|3,444 page views|
BETA PHOTO: Maiden, Fatiron, Devil's Thumb.
From the North side of the Fatiron, climb the notch between the flatironette and the base of the Fatiron. Follow left leaning strata for 20 feet to the base of a crack that divides the East face.
P1: During the first pitch this crack is shallow and provides little protection. The easier route up the face follows the right side of the crack sometimes wandering as far as 10-20 feet to the right. Climbing the left side is 5.6. Climb past a bulge and set up a belay at a tree in the crack.
P2: Continue up the right side of the crack (now protectable). Overcome another bulge and continue P3 to the top on now much easier terrain.
Once you reach the summit of the East Piece downclimb South West for 100 feet and rappel 50 feet Southwest from a tree, down to the slabs of the second piece of the Fatiron.
The Western piece of the Fatiron is much easier, we chose to simulclimb it. Climb the center of the face and wander left after reaching a huge ledge. After two pitches worth you should reach the summit. The views of the Maiden and its north face route are awesome from here....
Downclimb Northwest for 10 feet and set up a 40 foot rappel from a tree. Pay attention not to be impaled by a dead tree that lies in wait as you rappel off the overhang.
Light rack, long slings to wrap around trees.
BETA PHOTO: Here's how we pitched it out with a 70m rope.
BETA PHOTO: Pitch 2 is run out!
BETA PHOTO: Rappel station & route off the first (east) slab.
BETA PHOTO: Our pitches 4 & 5 on the west slab with a 70 m rop...
BETA PHOTO: Easier P2 line up the crack, even easier climbing ...
BETA PHOTO: Downclimb this corner from right of rappel if skip...
Super clean aesthetic 1st pitch.
Belay there and you can make the first piece in tw...
Topping out the first section.
Not the only one enjoying the views.
Maiden looming to the south.
Near the bulge.
Nearing the summit.
Fatiron from the Maiden.
|Comments on East Face/Fatiron
|By Joseph Proulx|
Nov 24, 2003
This climb has great views, great position, and (mostly) great protection. The line up the eastern piece is very aesthetically direct. I think it's fun to stay on the crack from the very bottom to the where it ends near the summit instead of looking for easier climbing on the face. We didn't climb the western piece. The approach is a bit of a thrash, but it's mostly on trail and through open forest.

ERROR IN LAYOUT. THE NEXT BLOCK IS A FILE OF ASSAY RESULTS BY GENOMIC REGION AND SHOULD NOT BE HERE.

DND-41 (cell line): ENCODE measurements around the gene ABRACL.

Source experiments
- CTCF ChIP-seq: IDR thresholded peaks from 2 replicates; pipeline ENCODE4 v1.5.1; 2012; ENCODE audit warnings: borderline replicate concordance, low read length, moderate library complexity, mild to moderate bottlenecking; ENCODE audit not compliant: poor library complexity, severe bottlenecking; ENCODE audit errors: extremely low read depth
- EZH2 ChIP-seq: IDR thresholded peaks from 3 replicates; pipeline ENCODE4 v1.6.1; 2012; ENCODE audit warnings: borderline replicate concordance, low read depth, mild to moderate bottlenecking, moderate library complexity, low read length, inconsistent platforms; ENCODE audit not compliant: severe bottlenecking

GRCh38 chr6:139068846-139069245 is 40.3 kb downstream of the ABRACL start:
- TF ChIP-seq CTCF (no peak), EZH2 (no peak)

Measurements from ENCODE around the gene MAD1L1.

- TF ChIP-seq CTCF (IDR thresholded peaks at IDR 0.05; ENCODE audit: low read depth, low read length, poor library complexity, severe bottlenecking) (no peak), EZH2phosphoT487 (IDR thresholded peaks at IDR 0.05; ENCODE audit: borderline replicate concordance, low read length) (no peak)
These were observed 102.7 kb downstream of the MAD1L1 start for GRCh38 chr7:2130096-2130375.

You can belay the pitch 1 leader from a natural anchor around a small but solid arch of rock at the base of the crack. Maybe a real factor 2 whipper would have a chance of breaking the arch, but not on this low-angle rock.
We tried (unsuccessfully) to string together the route into two roped pitches with a 60m rope. It almost works, but not quite. My partner led pitch 1 and set up a belay well above the big tree and just below the bulge that forms the skyline from there (about 180' up). I led pitch two, and found a great belay ledge after 50 feet of climbing. The next 25 feet were an easy scramble, and then there was a nice bench about 100 feet higher near the summit - just at a rope length. Unfortunately, there was no protection on the bench or anywhere around it - the crack ends right at the bench - so I had to set up a hanging belay. With a 70m rope, you may be able to set up anchor on the bench - I don't guarantee it - but definitely not with a 60m unless you want to simul-climb a bit. From the bench, the climbing to the summit is quite easy.
The protection on this route is fantastic aside from the first 50 feet of climbing. A variety of gear usually works after that - you can sew it up with a whole bunch of different pieces, so it's quite mellow.
|By Warren Teissier|
Nov 24, 2003
I recently had the opportunity to climb this route again.
In the interest of safety, I want to point out that the first 50-70 feet have, as noted by Joseph, very little gear.